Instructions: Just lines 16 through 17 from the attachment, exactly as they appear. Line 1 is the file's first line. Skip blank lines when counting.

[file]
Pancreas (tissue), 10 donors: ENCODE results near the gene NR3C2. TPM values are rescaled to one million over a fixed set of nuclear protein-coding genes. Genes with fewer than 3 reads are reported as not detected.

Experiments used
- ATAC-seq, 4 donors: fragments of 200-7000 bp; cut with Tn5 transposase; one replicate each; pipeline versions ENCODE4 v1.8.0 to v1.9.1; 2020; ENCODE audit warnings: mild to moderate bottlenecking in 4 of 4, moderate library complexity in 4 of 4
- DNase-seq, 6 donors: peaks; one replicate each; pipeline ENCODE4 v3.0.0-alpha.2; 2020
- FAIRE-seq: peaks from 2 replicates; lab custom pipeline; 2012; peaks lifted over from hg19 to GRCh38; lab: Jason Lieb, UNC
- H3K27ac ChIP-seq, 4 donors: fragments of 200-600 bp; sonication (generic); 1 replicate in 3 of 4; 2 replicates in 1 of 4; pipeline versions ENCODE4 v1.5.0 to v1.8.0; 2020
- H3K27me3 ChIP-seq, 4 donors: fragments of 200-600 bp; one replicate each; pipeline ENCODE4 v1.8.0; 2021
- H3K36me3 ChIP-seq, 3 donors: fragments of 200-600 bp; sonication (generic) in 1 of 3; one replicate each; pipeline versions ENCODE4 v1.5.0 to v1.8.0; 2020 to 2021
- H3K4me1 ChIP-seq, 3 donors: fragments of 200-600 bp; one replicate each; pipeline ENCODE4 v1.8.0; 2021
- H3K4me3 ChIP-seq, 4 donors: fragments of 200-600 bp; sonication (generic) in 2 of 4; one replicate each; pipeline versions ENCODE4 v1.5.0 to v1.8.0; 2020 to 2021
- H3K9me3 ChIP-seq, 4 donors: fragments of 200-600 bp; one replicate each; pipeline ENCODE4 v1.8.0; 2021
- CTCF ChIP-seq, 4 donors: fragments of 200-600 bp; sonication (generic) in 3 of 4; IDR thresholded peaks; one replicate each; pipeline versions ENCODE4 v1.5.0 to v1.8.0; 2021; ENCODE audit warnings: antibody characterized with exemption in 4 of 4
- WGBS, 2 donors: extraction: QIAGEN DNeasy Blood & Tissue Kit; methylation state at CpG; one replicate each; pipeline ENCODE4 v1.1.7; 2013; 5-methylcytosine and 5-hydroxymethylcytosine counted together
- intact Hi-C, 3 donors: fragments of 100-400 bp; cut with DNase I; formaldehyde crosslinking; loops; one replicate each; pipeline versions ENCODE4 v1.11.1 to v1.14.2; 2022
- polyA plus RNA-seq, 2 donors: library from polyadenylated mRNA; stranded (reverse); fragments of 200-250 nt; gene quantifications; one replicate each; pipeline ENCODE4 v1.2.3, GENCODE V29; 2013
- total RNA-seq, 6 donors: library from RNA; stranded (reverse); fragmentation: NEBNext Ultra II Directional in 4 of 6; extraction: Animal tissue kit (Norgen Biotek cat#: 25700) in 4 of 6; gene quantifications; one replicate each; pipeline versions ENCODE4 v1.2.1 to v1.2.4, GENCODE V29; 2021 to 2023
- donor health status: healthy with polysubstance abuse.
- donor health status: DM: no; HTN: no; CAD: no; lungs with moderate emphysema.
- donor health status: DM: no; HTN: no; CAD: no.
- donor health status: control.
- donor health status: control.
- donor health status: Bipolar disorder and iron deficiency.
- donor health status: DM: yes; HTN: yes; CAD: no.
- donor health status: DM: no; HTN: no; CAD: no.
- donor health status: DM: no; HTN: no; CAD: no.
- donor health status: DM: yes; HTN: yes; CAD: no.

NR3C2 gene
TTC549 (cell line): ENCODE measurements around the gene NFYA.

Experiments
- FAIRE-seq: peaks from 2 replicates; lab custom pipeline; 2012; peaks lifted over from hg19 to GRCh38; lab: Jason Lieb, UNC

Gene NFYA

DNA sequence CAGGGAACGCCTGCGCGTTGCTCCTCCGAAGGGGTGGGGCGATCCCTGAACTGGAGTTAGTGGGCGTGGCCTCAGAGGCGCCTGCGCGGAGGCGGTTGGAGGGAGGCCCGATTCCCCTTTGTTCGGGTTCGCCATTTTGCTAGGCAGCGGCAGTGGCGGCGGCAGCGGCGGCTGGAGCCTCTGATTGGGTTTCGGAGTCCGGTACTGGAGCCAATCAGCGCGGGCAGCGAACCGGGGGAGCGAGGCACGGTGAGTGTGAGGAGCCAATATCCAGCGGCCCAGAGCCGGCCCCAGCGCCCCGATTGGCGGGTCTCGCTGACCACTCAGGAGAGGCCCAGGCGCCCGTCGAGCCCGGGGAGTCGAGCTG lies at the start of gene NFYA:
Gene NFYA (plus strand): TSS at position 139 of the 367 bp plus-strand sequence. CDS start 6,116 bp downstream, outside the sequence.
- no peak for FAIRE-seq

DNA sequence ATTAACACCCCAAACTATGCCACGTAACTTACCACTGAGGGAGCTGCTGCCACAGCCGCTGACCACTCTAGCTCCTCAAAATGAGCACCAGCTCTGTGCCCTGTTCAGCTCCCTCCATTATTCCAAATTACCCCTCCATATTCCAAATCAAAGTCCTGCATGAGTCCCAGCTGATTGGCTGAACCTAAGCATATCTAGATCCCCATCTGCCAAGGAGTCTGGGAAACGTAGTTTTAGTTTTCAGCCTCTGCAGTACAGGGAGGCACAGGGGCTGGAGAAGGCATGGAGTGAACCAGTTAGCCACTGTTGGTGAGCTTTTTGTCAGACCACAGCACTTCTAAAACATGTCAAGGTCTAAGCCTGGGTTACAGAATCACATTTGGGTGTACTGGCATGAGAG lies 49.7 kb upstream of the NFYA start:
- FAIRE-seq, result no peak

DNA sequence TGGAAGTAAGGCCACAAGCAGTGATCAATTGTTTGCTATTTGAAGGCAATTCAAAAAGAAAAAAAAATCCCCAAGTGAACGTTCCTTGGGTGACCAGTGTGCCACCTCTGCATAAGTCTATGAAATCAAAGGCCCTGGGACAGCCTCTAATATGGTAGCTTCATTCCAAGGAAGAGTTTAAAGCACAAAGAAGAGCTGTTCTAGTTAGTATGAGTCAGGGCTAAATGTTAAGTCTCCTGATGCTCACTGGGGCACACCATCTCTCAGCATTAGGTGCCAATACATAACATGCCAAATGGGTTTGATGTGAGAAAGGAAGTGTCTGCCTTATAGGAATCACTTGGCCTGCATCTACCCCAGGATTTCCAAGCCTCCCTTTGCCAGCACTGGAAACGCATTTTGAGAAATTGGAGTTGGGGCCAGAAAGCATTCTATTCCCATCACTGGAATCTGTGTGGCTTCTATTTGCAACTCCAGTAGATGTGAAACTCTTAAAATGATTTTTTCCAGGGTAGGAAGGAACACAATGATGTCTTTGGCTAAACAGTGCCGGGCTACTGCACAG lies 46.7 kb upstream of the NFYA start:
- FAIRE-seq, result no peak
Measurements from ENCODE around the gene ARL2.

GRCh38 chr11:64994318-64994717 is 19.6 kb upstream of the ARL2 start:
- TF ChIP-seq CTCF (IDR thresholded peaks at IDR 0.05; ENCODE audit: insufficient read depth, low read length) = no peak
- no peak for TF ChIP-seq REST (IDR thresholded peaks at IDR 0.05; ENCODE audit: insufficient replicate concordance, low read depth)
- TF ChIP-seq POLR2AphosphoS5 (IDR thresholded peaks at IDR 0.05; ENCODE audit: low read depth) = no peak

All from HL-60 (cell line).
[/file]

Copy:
- total RNA-seq, 6 donors: library from RNA; stranded (reverse); fragmentation: NEBNext Ultra II Directional in 4 of 6; extraction: Animal tissue kit (Norgen Biotek cat#: 25700) in 4 of 6; gene quantifications; one replicate each; pipeline versions ENCODE4 v1.2.1 to v1.2.4, GENCODE V29; 2021 to 2023
- donor health status: healthy with polysubstance abuse.